Has your living space shrunk over the years? Have you grown whilst it has become smaller and more cramped? In other words, is your home no longer serving its purpose as you would wish? If the answer is a resounding “Yes!”, think carefully before turning to the ‘Properties for Sale’ pages and websites. It is far cheaper to improve rather than move, especially if you like the area you are presently living in and it is convenient for your daily life.
Why move – rather improve
It is inevitable that, over time, we tend to fill our homes with more and more clutter. It takes a very disciplined person to keep a house free of clutter and items which have outgrown their use. Sentimentality certainly has its place in our lives, but keeping items which will never be used again and are little more than dust-collectors is pointless and unnecessary. If your house has provided a happy home for you over the years, there should be no need to move simply because your family or needs have increased. It has been said that one should, ideally, move house every seven years, simply to clear out the physical accumulation which has built up over time, but this is a very short-sighted option. Most houses allow for expansion, and it is highly possible that your house can be added onto, either upwards or sideways, to provide additional space.
Can’t go sideways? Go up instead
Modern houses tend not to have large gardens, and it is sometimes not possible to add on another room when the first or second baby arrives, or when you need additional space for a professional home office. If you can’t ‘expand the waistline’ of your home’s footprint, then consider adding on an additional second floor. Admittedly, this is the more expensive option of the two, but an upper story will often give you much more value space-wise, as well as providing additional views across your immediate neighbourhood.
Use an architect to utilise the most of your space
Architects are masters at re-jigging available space to maximise usage and appeal. In older homes which were, by design and then-conventional guidelines, strictly compartmentalised into smaller, functional rooms, an architect will see the bigger picture and open up the areas into larger, more family-friendly areas which not only give the impression of a larger home, but also increase the aesthetic and light value of the house. No longer do the cooks have to be confined in one room away from family or guests when preparing meals. The modern trend now is for the kitchen to be streamlined into the living areas, allowing for open communication at all times. The downside? The kitchen should be tidy and neat all the time, especially since there is no door to close on those dirty dishes! It’s a relatively small price to pay for a larger living area where the kitchen is, indeed, the heart of the home. And it is so much easier to catch that sneaky thief who is constantly raiding the fridge and pinching the last piece of pie! With the vast array of beautiful flooring and tiles available these days, it is extremely easy to get the bespoke kitchen of your dreams, as well as a living space which draws sighs of envy from your friends and family.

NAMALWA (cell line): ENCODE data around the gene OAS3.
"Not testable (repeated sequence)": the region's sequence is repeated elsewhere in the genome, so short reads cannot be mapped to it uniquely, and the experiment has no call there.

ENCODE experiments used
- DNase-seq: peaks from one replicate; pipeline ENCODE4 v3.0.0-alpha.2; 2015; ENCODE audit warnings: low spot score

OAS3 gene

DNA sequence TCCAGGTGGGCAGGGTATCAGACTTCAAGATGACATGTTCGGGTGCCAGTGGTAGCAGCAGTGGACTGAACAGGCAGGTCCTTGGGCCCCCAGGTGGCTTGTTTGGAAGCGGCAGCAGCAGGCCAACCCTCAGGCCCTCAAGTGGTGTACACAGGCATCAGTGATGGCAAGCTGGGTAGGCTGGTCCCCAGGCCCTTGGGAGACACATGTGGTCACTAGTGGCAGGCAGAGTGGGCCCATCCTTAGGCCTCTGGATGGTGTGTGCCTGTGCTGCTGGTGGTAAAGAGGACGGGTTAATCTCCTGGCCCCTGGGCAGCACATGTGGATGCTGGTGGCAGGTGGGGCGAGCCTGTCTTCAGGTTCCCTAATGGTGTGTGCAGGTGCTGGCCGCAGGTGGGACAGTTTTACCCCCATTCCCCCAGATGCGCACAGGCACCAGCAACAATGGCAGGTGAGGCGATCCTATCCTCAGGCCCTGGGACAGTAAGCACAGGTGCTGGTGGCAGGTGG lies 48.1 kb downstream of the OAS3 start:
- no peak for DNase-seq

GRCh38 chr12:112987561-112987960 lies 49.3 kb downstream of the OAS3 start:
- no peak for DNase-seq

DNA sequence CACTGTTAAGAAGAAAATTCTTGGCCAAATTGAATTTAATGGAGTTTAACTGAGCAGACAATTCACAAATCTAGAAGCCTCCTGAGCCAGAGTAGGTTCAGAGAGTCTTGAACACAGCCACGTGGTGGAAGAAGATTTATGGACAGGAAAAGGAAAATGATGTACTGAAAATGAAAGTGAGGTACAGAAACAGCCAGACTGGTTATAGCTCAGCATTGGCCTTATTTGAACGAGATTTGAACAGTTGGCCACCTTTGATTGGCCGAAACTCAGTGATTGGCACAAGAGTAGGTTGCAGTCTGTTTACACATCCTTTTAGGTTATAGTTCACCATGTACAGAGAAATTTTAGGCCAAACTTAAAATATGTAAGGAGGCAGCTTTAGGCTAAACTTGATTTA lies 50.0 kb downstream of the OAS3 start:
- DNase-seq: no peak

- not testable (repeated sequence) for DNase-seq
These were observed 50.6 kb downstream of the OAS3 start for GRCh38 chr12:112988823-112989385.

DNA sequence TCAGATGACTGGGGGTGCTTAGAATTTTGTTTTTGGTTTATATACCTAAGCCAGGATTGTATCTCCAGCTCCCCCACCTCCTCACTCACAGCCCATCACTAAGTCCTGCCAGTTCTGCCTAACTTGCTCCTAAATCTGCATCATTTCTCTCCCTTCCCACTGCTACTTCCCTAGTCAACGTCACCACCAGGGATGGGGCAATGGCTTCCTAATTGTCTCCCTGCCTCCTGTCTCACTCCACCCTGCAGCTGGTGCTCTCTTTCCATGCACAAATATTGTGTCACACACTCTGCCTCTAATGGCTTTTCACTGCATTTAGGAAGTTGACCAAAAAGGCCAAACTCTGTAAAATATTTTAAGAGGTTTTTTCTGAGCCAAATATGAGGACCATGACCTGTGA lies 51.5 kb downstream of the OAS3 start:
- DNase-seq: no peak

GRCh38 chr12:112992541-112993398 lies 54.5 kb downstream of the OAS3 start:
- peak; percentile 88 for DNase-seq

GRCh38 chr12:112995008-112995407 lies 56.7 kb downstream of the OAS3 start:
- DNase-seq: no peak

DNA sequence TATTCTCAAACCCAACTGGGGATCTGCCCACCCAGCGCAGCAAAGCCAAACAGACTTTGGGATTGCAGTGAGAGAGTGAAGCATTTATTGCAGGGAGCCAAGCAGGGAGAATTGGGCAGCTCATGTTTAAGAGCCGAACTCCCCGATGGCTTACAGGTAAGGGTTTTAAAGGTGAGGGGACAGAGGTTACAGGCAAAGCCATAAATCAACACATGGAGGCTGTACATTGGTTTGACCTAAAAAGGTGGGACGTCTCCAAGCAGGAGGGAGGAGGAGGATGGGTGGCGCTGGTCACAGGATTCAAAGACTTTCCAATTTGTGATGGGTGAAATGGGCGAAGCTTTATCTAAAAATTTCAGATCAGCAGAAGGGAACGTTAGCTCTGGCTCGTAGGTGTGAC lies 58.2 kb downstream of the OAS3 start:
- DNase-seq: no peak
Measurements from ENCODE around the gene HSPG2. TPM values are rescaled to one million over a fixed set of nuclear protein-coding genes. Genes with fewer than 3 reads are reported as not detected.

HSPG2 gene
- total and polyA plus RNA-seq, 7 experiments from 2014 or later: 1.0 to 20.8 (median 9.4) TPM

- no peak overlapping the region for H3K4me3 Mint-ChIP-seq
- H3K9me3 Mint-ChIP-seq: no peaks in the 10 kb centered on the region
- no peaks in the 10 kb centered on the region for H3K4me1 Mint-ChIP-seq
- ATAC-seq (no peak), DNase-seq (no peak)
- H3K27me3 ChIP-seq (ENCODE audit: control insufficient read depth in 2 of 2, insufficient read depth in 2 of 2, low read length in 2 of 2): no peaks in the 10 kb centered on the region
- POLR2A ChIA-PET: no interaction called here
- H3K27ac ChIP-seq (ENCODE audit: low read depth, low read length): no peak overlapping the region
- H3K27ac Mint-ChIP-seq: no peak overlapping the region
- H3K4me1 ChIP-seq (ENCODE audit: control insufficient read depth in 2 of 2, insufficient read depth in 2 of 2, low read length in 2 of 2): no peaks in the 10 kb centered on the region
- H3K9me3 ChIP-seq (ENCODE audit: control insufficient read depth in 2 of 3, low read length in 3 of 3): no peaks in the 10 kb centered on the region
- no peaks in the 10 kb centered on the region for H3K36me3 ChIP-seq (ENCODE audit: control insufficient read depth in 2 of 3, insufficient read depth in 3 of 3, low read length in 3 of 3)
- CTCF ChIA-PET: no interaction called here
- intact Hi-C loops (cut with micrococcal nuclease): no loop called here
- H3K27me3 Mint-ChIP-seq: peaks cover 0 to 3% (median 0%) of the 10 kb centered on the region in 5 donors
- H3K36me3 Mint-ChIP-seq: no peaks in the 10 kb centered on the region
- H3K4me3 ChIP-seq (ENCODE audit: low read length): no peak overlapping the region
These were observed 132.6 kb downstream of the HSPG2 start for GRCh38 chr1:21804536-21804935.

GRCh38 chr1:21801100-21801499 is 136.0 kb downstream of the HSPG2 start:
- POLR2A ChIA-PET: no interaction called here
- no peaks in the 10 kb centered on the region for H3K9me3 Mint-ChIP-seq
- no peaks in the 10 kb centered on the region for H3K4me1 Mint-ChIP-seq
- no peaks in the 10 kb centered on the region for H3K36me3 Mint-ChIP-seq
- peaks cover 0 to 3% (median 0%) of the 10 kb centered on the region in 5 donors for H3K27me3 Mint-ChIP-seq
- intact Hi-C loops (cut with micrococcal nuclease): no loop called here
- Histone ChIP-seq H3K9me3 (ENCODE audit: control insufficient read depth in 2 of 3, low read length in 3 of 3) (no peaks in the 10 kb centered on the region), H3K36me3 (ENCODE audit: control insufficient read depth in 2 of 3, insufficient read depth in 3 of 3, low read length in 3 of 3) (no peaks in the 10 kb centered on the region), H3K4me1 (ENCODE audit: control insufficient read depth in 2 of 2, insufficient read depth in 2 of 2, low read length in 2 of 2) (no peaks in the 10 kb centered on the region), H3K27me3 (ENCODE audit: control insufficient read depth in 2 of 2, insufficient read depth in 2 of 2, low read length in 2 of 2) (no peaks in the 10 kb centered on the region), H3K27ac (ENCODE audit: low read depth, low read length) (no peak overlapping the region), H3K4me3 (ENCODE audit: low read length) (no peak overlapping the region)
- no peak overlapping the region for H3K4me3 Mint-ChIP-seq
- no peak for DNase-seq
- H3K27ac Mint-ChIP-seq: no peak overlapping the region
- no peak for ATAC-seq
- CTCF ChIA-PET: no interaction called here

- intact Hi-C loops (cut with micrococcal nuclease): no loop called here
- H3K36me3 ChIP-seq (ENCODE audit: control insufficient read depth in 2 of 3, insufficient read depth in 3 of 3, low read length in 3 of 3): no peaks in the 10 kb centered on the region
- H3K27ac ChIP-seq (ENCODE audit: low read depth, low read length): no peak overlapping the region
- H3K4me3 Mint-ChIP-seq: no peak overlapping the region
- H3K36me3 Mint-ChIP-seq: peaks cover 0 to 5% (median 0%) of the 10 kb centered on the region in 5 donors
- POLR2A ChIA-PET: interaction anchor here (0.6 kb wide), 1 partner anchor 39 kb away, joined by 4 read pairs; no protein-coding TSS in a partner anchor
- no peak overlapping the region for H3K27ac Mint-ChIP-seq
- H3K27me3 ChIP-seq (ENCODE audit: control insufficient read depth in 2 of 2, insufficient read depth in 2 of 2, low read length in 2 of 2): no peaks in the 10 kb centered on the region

Catch the sun – indoors!
Many modern homes have additional sun-rooms which provide warm, cheerful places to enjoy the sun, even if there is a gale blowing outside. The notorious south-easter winds in the Cape can make it very unpleasant to sit outside during the summer months, but a glass-walled sun-room will provide all the sun you need without those pesky winds blowing smaller articles off tables, whisking away paper napkins and tipping over umbrellas in the middle of your gathering. Many people use their sun-rooms as modified greenhouses, growing more delicate plants which need the sun but are unable to withstand the winds that summer inevitably brings with it.
Don’t want a permanent wall? Use partition walling
It is worth remembering that dividing a room into smaller areas need not be a permanent change. If your children are sharing a large bedroom but constantly fighting over ‘ownership rights’ to the communal space, erect a drywall partition wall which will keep the peace without permanently altering the room. When it is no longer needed – hopefully before the children have left home – it is easy enough to remove without leaving a constant reminder of its previous existence, and without the effort of knocking down brick walls. Partition walls can be used in many different areas of a house – to create a reading nook, a small home office, a mini-library, a study or hobby room, for instance. They can be designed to include concealed lighting or alcoves for displaying treasured ornaments. They can add architectural elements such as bulkheads and arches at a fraction of the cost of building with bricks.
Let your home adapt with you
It is normal for our personal tastes to change over time as our characters develop, and it is expected that our home surroundings will reflect these changes. Who can honestly say that furnishing and building styles which you loved twenty years ago still appeal to you now? Unless we are stuck in a time-rut, very few of us have not adapted to more modern trends and materials as we have matured and our needs have changed. Your home should reflect your individuality and the different phases of your life, and these will obviously change over the years. Don’t leave your beloved home behind you on your journey through life – take it with you wherever possible and save yourself money, effort and time. For more ideas on how to modernise your home and the materials you can use, see our various categories on Uptasker.